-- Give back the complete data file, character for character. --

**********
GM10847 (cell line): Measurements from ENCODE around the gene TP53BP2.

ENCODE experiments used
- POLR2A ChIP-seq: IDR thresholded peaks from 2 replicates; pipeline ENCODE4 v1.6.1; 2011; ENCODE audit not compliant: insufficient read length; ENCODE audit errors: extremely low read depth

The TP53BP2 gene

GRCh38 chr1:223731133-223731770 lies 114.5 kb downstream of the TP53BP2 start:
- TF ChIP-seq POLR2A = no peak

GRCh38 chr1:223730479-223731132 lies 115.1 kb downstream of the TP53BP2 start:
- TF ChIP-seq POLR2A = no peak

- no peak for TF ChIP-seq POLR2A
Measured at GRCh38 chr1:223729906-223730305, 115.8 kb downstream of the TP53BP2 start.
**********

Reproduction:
GM10847 (cell line): Measurements from ENCODE around the gene TP53BP2.

ENCODE experiments used
- POLR2A ChIP-seq: IDR thresholded peaks from 2 replicates; pipeline ENCODE4 v1.6.1; 2011; ENCODE audit not compliant: insufficient read length; ENCODE audit errors: extremely low read depth

The TP53BP2 gene

GRCh38 chr1:223731133-223731770 lies 114.5 kb downstream of the TP53BP2 start:
- TF ChIP-seq POLR2A = no peak

GRCh38 chr1:223730479-223731132 lies 115.1 kb downstream of the TP53BP2 start:
- TF ChIP-seq POLR2A = no peak

- no peak for TF ChIP-seq POLR2A
Measured at GRCh38 chr1:223729906-223730305, 115.8 kb downstream of the TP53BP2 start.